Limited Respite for Our Hero

December 31, 2009

The audience will need a break from the ever-mounting tension of the sequences that lead up to antagonist Cain’s apparent destruction of Joe Cameron. They will get that break in the house-arrest confinement moments that follow the disastrous botched drug bust, during which his mother and others close console and support as Joe wallows in pre-trial self-condemnation. However, such a reprieve must not impede the story’s forward momentum.

The devastating botched bust scene that marked the Midpoint Moment of the second act naturally changes the course of the story. Instead of being on the attack, as Joe has been throughout the second act up to this point, the Midpoint event forces Joe into a defensive position for the rest of Act 2.  And that, I figure, is my opportunity to reignite the dramatic tension, even during this necessary lull of introspection (necessary to Joe’s character arc as well as to the viewer’s attention span). How? By seeding the introspective passage with…

Plot-thickening cutaways

Joe’s brother Cain is an underlying source of antagonism throughout the first act, which become increasingly overt in the second act. Now, it’s time to bring Cain’s battle against Joe fully to the surface. By doing so during the relatively pacific passage of Joe’s confinement and consolation from friends and family, rather than waiting until the softer moment is over, I can reignite the forward propulsion of the story.

To do so subtly, I’m interjecting brief cutaway snippets into this introspective passage, revealing that Cain is busy hammering nails into the coffin of Joe’s fate by tampering with evidence, coercing witnesses, and influencing the prosecutor as the impending case against Joe takes shape.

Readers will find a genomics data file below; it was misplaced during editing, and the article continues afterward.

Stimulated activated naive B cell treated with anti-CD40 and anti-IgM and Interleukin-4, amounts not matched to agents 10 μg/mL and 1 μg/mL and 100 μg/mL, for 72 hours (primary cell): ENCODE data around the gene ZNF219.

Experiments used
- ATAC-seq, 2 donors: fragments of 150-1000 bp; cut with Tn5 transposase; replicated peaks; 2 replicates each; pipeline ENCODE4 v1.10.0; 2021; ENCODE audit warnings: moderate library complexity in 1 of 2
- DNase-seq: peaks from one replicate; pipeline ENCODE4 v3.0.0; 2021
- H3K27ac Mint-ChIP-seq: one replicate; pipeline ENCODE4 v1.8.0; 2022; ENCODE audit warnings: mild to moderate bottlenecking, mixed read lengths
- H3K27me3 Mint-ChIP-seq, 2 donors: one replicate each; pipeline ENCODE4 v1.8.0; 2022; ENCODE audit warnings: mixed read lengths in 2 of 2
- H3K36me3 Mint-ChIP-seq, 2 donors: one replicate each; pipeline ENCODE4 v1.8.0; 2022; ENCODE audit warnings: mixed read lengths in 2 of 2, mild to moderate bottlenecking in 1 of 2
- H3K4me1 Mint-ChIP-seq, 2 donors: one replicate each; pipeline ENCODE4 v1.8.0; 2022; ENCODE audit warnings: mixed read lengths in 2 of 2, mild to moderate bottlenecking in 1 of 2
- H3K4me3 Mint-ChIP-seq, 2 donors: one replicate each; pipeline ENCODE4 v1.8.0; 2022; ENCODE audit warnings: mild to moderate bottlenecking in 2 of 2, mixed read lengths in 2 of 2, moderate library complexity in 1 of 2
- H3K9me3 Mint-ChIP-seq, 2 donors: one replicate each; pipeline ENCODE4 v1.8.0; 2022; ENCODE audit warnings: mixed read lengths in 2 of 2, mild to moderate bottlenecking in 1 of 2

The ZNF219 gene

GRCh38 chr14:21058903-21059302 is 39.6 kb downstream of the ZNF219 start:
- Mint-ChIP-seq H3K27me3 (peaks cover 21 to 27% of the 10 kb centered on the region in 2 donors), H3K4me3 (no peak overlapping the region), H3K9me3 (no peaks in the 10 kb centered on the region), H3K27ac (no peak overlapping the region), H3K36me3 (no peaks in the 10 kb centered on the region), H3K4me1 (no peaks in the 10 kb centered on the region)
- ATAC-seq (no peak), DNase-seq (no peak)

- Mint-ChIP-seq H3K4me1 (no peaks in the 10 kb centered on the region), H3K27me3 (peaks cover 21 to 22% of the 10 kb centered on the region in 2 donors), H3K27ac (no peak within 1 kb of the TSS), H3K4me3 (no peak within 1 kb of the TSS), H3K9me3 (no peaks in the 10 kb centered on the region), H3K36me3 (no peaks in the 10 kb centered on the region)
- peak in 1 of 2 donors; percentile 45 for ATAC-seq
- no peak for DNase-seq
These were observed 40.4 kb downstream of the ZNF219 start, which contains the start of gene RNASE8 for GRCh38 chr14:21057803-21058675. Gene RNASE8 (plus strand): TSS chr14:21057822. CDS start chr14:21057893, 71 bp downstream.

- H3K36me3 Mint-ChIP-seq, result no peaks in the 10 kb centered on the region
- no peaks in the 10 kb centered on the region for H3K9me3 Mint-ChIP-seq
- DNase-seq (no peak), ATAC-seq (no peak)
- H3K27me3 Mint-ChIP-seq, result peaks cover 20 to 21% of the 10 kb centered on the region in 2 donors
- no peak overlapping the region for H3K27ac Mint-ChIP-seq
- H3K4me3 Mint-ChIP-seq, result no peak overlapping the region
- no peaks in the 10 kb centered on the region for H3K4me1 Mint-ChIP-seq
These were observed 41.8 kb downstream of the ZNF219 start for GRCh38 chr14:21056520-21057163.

Building the tension

My goal though is to create a rising sense of anxiety throughout this sequence, such that the viewer will initially only sense the developing threat on some subconscious level while focusing on what Joe is going through. Then, by increasing the pace and intensity of these intercutting scenes, the viewer will be slowly drawn deeper in to the rising tension of the inquisition against Joe. If I craft this right, the viewers should feel increasingly disturbed in this sequence—a feeling brought on by the unfolding plot—even as they receive an emotionally satisfying sense of resolution from that most important thing—the restoration of Joe’s goodness and morality.

By weaving this into the introspective scenes of Joe’s post-tragedy remorse, I hope to keep viewers concerned about Joe’s fate at the same time that they find peace in the restoration of Joe’s moral compass. While the latter is not as inherently visual as the playing out of Cain’s inquisition against Joe, Joe’s ethical restoration is more central to the overriding moral premise of the story and, therefore, critical to its thematic resolution.